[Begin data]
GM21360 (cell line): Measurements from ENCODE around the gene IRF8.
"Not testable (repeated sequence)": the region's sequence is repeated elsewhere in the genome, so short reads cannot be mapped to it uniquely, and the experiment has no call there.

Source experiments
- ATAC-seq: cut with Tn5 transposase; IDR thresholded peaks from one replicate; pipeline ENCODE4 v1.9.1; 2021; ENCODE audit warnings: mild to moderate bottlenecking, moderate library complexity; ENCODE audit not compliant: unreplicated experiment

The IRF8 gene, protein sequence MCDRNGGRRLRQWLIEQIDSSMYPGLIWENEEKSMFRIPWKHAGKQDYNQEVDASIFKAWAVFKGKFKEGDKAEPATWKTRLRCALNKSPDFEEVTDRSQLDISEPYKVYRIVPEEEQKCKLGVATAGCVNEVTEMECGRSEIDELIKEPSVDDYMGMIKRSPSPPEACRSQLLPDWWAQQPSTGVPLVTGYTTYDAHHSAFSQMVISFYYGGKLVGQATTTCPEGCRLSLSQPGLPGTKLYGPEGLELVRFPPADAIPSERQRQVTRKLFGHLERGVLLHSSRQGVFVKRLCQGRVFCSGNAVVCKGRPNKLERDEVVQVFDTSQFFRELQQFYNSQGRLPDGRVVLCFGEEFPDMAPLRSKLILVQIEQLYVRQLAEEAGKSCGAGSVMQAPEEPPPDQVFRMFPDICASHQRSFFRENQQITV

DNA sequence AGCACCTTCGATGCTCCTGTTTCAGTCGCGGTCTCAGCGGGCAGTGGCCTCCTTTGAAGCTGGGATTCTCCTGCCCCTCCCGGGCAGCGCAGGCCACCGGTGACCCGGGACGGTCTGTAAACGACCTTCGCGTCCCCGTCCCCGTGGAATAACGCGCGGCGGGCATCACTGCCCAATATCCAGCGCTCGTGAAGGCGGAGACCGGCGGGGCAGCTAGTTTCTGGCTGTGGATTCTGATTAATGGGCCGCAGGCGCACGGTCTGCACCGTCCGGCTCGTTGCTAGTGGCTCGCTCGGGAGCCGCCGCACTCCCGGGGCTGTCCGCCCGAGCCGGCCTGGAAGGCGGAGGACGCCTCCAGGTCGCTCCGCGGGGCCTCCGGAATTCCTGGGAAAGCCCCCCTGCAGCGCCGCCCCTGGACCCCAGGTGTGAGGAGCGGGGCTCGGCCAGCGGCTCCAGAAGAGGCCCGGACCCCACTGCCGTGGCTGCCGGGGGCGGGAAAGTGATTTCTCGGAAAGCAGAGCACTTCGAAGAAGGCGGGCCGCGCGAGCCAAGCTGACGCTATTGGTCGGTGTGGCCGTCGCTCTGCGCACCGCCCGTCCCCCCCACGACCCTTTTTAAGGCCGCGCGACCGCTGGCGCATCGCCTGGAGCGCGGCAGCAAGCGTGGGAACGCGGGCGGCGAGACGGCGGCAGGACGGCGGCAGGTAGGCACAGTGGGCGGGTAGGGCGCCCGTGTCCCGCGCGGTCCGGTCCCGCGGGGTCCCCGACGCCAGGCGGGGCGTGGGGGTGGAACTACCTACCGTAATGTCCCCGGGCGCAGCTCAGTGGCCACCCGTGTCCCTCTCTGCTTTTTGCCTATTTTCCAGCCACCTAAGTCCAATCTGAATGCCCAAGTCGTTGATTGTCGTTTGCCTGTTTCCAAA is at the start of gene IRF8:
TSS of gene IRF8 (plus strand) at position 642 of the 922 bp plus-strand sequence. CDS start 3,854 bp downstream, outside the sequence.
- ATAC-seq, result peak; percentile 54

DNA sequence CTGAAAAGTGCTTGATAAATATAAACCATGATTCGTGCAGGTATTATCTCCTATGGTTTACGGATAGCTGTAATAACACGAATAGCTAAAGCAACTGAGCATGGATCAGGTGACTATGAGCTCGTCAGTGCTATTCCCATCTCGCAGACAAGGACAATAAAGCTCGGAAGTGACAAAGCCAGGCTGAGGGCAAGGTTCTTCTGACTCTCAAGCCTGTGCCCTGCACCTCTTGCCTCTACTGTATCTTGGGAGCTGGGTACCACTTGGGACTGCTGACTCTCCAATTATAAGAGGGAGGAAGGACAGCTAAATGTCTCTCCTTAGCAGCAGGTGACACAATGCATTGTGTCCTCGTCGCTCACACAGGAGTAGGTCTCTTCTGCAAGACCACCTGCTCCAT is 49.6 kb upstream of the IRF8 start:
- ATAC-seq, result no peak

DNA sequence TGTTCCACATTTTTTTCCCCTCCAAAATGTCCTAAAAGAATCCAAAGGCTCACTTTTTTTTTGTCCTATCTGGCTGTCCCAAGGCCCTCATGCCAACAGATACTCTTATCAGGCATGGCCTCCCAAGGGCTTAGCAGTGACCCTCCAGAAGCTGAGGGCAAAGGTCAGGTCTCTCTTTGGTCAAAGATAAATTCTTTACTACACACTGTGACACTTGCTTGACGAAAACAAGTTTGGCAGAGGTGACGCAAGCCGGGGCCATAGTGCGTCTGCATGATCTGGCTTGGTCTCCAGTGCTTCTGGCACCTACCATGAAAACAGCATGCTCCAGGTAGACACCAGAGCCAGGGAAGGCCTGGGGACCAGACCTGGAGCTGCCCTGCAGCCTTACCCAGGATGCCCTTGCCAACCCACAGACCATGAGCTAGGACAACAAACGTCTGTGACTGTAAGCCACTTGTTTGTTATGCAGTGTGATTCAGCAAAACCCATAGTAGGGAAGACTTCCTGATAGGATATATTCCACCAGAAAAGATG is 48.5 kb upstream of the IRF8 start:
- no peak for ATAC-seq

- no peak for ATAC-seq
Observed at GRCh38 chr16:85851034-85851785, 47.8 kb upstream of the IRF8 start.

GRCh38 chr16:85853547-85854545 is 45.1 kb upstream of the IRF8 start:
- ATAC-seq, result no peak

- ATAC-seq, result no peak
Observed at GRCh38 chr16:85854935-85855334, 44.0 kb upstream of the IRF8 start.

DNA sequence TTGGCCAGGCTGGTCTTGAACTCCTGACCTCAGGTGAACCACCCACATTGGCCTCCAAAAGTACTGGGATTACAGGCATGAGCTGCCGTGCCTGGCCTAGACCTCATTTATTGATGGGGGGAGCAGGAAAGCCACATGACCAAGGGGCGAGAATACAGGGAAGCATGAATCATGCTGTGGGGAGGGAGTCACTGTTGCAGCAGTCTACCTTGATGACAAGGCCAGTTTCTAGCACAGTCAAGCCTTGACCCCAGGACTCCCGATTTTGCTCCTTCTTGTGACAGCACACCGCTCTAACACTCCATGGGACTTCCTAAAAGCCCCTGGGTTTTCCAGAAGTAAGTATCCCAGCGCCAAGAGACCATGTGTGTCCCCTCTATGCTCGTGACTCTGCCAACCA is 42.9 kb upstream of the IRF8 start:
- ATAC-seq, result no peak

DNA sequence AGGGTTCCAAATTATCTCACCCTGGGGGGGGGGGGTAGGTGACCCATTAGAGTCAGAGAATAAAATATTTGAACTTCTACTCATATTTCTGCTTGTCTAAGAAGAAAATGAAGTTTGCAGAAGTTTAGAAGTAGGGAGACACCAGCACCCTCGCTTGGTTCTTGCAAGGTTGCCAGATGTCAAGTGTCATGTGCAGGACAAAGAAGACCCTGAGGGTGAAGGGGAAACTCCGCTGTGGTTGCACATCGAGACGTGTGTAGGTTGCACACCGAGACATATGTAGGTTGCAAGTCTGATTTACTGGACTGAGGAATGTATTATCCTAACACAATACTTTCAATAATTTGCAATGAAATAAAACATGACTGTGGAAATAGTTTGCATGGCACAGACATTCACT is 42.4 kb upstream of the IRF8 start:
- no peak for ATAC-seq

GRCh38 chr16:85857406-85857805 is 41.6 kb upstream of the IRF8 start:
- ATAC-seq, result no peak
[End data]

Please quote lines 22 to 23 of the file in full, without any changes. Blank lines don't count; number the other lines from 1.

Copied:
- no peak for ATAC-seq

GRCh38 chr16:85857406-85857805 is 41.6 kb upstream of the IRF8 start: